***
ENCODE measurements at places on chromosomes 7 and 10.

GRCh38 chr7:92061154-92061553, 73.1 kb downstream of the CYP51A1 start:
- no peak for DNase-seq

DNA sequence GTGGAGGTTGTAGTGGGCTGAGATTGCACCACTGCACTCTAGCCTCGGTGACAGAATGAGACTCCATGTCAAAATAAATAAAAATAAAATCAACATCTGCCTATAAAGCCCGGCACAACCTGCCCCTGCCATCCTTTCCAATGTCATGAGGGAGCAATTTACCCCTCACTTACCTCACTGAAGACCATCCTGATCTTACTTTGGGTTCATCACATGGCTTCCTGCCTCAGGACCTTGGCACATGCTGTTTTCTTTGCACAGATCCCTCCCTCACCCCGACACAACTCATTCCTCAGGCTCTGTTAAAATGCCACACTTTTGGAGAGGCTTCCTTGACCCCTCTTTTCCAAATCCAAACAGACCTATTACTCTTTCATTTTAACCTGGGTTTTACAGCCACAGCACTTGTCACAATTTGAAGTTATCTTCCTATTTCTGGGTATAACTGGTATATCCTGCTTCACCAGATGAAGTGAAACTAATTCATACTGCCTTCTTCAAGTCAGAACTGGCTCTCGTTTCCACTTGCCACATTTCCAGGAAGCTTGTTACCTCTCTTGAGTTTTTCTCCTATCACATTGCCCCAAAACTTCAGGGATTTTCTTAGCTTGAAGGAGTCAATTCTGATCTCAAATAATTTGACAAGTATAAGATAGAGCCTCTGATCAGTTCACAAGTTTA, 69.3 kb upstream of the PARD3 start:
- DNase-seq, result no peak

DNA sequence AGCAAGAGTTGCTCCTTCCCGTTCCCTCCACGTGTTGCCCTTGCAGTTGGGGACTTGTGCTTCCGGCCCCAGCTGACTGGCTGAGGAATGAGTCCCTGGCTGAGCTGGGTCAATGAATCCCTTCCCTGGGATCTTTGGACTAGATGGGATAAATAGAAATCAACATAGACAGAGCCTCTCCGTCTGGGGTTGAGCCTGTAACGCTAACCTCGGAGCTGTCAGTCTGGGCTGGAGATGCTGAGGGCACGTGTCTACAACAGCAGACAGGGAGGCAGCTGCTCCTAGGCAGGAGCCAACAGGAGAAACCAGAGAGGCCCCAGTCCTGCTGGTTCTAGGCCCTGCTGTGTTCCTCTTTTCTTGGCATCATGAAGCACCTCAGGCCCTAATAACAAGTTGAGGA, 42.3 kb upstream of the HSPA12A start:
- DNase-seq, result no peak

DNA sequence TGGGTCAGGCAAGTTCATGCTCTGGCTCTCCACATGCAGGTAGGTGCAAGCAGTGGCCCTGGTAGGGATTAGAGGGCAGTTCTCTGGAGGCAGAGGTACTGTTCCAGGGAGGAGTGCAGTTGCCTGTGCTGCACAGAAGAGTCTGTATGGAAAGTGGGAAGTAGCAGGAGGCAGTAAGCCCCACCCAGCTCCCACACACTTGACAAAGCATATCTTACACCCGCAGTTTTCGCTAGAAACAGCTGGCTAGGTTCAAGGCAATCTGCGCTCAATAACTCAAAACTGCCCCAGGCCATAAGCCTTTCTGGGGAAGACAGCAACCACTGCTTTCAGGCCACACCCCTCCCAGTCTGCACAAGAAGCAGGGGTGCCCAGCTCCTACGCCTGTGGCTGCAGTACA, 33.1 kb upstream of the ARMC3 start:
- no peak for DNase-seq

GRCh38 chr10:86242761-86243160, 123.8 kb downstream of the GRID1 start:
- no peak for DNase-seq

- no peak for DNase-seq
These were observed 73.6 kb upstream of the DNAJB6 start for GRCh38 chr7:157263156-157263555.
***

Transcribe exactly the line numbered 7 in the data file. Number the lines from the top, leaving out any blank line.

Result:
- DNase-seq, result no peak